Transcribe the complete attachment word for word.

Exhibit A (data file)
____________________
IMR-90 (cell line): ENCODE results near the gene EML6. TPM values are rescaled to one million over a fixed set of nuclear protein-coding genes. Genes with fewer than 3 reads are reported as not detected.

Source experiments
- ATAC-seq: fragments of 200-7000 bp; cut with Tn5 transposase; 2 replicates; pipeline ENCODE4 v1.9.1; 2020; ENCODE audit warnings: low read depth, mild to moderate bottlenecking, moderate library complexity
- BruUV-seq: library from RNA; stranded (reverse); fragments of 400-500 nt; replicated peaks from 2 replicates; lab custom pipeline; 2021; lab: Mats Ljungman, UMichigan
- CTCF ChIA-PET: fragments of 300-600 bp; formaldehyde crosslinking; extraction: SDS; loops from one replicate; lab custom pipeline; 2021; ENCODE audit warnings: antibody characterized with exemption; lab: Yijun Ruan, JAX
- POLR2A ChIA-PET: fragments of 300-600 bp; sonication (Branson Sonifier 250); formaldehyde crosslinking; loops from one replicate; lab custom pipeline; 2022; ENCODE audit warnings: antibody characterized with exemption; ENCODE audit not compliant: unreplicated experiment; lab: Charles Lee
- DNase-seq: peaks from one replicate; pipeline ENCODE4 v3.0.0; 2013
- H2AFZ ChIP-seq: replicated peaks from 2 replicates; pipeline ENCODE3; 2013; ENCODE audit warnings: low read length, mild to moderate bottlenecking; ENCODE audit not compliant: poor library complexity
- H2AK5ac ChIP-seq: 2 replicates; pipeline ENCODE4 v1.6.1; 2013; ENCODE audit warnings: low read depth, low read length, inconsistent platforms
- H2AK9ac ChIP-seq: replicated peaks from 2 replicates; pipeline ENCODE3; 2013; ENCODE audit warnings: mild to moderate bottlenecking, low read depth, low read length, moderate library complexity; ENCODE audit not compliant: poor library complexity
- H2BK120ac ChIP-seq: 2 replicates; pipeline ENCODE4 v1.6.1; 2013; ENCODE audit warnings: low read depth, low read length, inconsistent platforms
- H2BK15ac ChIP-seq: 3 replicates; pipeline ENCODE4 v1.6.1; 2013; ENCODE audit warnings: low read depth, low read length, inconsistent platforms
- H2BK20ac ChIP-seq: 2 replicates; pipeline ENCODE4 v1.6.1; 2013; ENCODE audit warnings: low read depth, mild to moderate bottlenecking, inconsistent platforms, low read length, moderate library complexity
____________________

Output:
IMR-90 (cell line): ENCODE results near the gene EML6. TPM values are rescaled to one million over a fixed set of nuclear protein-coding genes. Genes with fewer than 3 reads are reported as not detected.

Source experiments
- ATAC-seq: fragments of 200-7000 bp; cut with Tn5 transposase; 2 replicates; pipeline ENCODE4 v1.9.1; 2020; ENCODE audit warnings: low read depth, mild to moderate bottlenecking, moderate library complexity
- BruUV-seq: library from RNA; stranded (reverse); fragments of 400-500 nt; replicated peaks from 2 replicates; lab custom pipeline; 2021; lab: Mats Ljungman, UMichigan
- CTCF ChIA-PET: fragments of 300-600 bp; formaldehyde crosslinking; extraction: SDS; loops from one replicate; lab custom pipeline; 2021; ENCODE audit warnings: antibody characterized with exemption; lab: Yijun Ruan, JAX
- POLR2A ChIA-PET: fragments of 300-600 bp; sonication (Branson Sonifier 250); formaldehyde crosslinking; loops from one replicate; lab custom pipeline; 2022; ENCODE audit warnings: antibody characterized with exemption; ENCODE audit not compliant: unreplicated experiment; lab: Charles Lee
- DNase-seq: peaks from one replicate; pipeline ENCODE4 v3.0.0; 2013
- H2AFZ ChIP-seq: replicated peaks from 2 replicates; pipeline ENCODE3; 2013; ENCODE audit warnings: low read length, mild to moderate bottlenecking; ENCODE audit not compliant: poor library complexity
- H2AK5ac ChIP-seq: 2 replicates; pipeline ENCODE4 v1.6.1; 2013; ENCODE audit warnings: low read depth, low read length, inconsistent platforms
- H2AK9ac ChIP-seq: replicated peaks from 2 replicates; pipeline ENCODE3; 2013; ENCODE audit warnings: mild to moderate bottlenecking, low read depth, low read length, moderate library complexity; ENCODE audit not compliant: poor library complexity
- H2BK120ac ChIP-seq: 2 replicates; pipeline ENCODE4 v1.6.1; 2013; ENCODE audit warnings: low read depth, low read length, inconsistent platforms
- H2BK15ac ChIP-seq: 3 replicates; pipeline ENCODE4 v1.6.1; 2013; ENCODE audit warnings: low read depth, low read length, inconsistent platforms
- H2BK20ac ChIP-seq: 2 replicates; pipeline ENCODE4 v1.6.1; 2013; ENCODE audit warnings: low read depth, mild to moderate bottlenecking, inconsistent platforms, low read length, moderate library complexity